There was a big fuss on RTÉ’s Prime Time recently when An Taisce’s Green Schools Programme with support from the National Climate Change Action and Awareness Programme recommended schools implement ‘Meatless Mondays’ and encourage children to eat less meat and dairy.
The Irish Farmers Association were up in arms and the ensuing debate only served to confuse viewers further.
So what to do? There’s no denying climate change. Cooks and chefs can combat climate change by actively sourcing their product from farmers and food producers who farm sustainably by working towards a zero waste policy.
The same principals apply to the rest of us, but back to the furore. The farming community overall are responding positively to the challenge but there’s nothing to be gained from ‘shooting the messenger’. Best to concentrate on producing the very best meat and dairy products that consumers can truly trust, grass fed, chemical free and free from residues of antibiotics. I’m often asked what exactly is the definition of grass fed? It’s difficult to get an answer.
Nonetheless, whether we like it or not it’s time to accept reduced meat consumption is a trend that is definitely here to stay. Multiple millions of dollars are being invested in the meat substitute industry. That is not going to change anytime soon so let’s put our efforts here in Ireland into producing real quality not quantity and charge enough for it. One can of course be super healthy on a vegetarian diet provided one can source nutrient dense organic vegetables and grains.
I myself am, what’s nowadays termed as a flexitarian and a very happy one at that. I love vegetarian dishes and also eat lots of ‘accidently vegan’ food but love good meat, poultry and fish. But I’m super careful about the quality of the meat and fish I eat.
I go to considerable lengths to source organic, free range chicken — considerably more expensive but cheaper in the end because I can get six meals from one plump chicken and a fine pot of broth which in itself is ‘super food’. I also try to find lamb from a local butcher who can find a sheep farmer who finishes his lambs on grass rather than concentrates, the difference in the sweetness of the meat is palpable.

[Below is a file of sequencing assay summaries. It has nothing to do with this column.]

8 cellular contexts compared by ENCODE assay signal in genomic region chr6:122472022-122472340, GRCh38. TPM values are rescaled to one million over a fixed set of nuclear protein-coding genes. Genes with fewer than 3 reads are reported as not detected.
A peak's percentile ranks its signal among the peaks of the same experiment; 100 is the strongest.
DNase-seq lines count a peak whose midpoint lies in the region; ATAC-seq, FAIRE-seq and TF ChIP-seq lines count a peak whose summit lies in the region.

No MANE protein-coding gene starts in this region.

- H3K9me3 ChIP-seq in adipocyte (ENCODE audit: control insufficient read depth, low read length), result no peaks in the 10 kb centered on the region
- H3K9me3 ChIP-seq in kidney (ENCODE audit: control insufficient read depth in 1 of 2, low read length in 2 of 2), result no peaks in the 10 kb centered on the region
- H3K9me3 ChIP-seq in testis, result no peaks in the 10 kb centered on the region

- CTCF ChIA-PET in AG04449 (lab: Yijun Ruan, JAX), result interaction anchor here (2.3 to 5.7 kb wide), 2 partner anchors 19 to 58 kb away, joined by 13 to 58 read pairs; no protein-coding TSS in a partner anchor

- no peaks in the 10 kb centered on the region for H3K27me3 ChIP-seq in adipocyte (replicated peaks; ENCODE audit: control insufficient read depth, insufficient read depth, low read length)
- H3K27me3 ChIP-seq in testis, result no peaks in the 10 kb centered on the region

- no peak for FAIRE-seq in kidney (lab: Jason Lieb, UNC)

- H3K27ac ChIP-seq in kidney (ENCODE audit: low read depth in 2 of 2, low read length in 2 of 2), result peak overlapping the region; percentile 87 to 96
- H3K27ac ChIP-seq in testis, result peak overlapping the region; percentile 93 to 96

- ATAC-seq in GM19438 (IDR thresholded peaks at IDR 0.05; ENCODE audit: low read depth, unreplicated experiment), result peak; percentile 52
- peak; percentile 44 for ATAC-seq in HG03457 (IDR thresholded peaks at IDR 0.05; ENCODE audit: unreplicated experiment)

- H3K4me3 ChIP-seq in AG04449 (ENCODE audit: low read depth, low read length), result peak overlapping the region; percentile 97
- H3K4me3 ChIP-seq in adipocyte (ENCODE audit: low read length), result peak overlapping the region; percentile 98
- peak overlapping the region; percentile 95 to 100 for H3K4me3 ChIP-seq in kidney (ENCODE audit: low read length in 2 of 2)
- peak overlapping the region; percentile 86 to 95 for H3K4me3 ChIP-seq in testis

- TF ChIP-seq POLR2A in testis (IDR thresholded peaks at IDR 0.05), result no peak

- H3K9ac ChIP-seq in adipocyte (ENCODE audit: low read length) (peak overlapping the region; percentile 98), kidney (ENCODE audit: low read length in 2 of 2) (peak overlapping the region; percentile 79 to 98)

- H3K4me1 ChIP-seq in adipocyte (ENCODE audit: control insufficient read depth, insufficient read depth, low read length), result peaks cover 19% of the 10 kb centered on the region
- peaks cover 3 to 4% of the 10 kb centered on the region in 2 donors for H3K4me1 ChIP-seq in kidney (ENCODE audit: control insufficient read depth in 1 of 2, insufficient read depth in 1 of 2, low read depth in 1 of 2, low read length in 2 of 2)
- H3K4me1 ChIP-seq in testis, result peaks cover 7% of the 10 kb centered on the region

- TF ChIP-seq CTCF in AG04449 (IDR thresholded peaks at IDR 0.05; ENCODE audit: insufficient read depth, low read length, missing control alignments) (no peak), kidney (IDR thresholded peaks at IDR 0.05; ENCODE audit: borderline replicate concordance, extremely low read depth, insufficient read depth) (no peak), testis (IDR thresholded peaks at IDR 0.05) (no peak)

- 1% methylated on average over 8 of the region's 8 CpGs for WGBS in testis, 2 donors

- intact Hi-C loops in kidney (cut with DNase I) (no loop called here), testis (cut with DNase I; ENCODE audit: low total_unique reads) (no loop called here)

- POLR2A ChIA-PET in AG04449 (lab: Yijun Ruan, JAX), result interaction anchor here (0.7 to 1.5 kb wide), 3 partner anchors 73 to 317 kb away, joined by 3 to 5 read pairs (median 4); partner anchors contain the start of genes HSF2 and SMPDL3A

I search for beef from our native breeds, Hereford, Aberdeen Angus, Poll Angus, Shorthorn, Dexter or Moilie. I’m looking for a rich beefy flavor when I enjoy a small steak, a stew and indeed the crucially important offal or organ meats as they are referred to by the excellent Weston A Price Foundation, whose Wise Traditions podcasts and guidelines for optimum nutrition are worth checking out at: www.westonaprice.org/podcast/
I believe dairy products and good meat and fish are vitally important elements in our children’s diets.
It’s interesting to note that the demand for raw milk is growing steadily as people become aware of its extra nutritional elements and flavour.
However, in this column I’ll try to persuade you to invest in a beautiful, plump, organic chicken and here’s how to get superb value and delicious meals from it.
Jointing a chicken into four pieces:
Use a filleting or boning knife, and put your index finger along the back of the blade. Use the thumb of your opposite hand as a guide so you can feel where to cut.
Jointing a chicken into eight pieces:
To prepare a chicken breast
Detach the fillet and cook it separately or use it for another recipe, such as a stir-fry or pasta dish. If the chicken breast is to be pan-fried, you may want to remove the skin; however, if the chicken is free-range and organic the skin is delicious when slowly cooked in a low oven for 20 minutes or so, until crisp.
To prepare chicken wings
If still attached to the carcass, cut the entire wing off the chicken. With the blade of the knife at an angle, cut through the cartilage and joint between the third and second joint. Detach the first joint pinion from the middle joint with a quick chop and add it to the stockpot.
To make Chinese drumsticks or buffalo wings use the wing piece closest to the body.
If you have a chopper, chop the end off the narrow bone. Alternatively, cut through the skin around the narrow end of the bone (closest to the middle joint).
Push the flesh back down along the bone with the back of your knife, and turn it inside out so it covers the bone at the other end. Marinate and cook as desired.
Who doesn’t love chicken wings, use the tips in the stock pot.
16 organic chicken wings
2 tbsp Worcestershire sauce
6 tbsp soy sauce
1 generous tbsp honey
A drizzle of olive or sunflower oil
Sea salt and freshly ground pepper
8-10 fresh mint leaves
Whisk all the ingredients for the marinade in a bowl, add the chicken wings and toss well, allow to marinade for at least 30 minutes.